Thomas And Gorsuch Blasted For Not Understanding History Of Media Protection

Supreme Court Justice Neil M. Gorsuch last summer signaled his willingness to revisit the landmark media-protection precedent New York Times v. Sullivan. It’s not clear, wrote the justice, “how well Sullivan and all its various extensions serve its intended goals in today’s changed world.” That made for two justices — including Clarence Thomas, an advocate for overturning Sullivan — gunning for a fresh look at the case. But in a recently released white paper on the debate over Sullivan, the nonprofit Media Law Resource Center stacked up refutations to the main planks of the Thomas-Gorsuch argument.


An Increase In Libel Suits Shows Why We Need To Keep Protections For The News Media

The past several years have seen a worrisome increase in libel lawsuits brought by a broad array of political candidates, elected officials and domestic corporate titans, not to mention foreign autocrats and oligarchs. And despite this torrent of litigation, the Supreme Court might be poised to weaken constitutional protections for the news media — “opening up the libel laws,” as Donald Trump once urged.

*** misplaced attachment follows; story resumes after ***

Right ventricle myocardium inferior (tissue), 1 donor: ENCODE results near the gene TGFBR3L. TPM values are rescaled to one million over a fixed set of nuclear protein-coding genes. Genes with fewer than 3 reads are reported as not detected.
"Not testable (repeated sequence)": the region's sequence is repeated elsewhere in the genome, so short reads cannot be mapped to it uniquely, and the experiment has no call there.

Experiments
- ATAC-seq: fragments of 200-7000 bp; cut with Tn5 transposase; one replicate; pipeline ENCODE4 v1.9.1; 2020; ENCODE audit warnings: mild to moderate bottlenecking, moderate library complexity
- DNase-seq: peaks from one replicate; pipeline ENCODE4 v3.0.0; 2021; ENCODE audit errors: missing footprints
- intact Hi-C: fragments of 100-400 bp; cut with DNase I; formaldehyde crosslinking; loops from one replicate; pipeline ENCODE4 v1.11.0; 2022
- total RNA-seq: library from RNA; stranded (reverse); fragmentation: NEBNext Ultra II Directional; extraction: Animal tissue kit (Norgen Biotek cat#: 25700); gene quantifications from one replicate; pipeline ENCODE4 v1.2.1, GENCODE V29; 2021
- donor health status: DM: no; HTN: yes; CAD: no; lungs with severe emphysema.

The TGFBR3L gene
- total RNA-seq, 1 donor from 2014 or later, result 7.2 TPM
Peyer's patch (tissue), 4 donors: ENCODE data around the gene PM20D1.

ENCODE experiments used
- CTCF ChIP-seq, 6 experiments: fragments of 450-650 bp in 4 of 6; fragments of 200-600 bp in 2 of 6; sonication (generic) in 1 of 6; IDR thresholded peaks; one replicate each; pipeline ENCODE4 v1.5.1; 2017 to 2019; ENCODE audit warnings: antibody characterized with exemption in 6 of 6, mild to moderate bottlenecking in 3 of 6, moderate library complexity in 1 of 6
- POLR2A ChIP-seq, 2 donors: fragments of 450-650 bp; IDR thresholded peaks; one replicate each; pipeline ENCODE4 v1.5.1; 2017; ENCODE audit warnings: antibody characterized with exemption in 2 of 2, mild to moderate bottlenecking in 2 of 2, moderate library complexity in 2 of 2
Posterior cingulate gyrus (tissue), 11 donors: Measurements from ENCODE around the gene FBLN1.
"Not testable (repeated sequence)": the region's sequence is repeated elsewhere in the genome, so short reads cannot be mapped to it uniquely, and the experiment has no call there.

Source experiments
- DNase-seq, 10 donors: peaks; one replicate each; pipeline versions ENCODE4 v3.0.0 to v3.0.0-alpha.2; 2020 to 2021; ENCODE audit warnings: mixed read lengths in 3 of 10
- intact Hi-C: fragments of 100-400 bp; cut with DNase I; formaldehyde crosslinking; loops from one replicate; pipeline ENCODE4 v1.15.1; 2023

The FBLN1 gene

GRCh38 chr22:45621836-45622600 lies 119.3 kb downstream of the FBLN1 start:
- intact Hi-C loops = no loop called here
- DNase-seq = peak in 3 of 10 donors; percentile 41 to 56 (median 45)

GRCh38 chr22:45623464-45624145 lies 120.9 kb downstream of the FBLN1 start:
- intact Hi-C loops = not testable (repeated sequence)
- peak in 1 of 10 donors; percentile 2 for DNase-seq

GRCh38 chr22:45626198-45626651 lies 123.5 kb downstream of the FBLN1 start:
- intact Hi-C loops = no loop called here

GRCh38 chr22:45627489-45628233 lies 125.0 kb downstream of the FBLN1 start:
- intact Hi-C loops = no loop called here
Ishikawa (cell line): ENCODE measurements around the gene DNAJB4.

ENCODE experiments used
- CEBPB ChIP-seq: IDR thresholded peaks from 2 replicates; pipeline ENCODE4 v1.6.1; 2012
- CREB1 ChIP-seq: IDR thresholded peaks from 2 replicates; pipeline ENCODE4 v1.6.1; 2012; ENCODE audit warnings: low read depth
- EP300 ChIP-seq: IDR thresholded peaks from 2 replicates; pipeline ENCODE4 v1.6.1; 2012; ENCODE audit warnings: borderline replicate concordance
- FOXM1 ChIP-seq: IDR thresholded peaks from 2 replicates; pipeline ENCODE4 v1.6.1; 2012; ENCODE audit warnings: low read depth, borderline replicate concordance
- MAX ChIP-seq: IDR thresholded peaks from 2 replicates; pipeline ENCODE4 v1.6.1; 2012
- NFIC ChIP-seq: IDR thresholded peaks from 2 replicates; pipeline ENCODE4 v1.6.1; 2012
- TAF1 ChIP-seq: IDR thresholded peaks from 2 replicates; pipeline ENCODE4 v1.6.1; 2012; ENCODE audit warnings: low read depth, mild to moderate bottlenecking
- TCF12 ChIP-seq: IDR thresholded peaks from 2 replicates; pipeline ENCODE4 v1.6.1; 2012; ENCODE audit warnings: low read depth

Sarah Palin V. New York Times Spotlights Push To Loosen Libel Law

The trial comes at a time when those who argue that news outlets should pay a steeper price for getting something wrong are more emboldened than they’ve been in decades.

Trump Suggests Changes To Libel Laws Over Woodward Book

In Tweet, Trump Floats Changing Libel Laws

In another Twitter attack on The New York Times, President Donald Trump today floated whether the U.S. should change its libel laws, a threat he made as a candidate that worried First Amendment advocates and could exacerbate tensions between his administration and the press.

Can Libel Laws Be Changed Under Trump?

In a word, yes. But if established procedures to change laws hold, it would be extremely difficult, requiring Supreme Court action or a change in the Constitution.


What R-TV Can Learn From Rolling Stone

At the end of last week, the press reported on the jury verdict finding Rolling Stone magazine to be liable for defamation for its story, later retracted, about a gang rape at the University of Virginia. While this decision may well be appealed, it nevertheless is a finding of which broadcasters and other media companies need to take note, as it demonstrates that a sloppy review of the facts of a news report can lead to liability — even when reporting on public figures and important issues of wide public concern.

Opinion: Trump Has No Idea About Libel Laws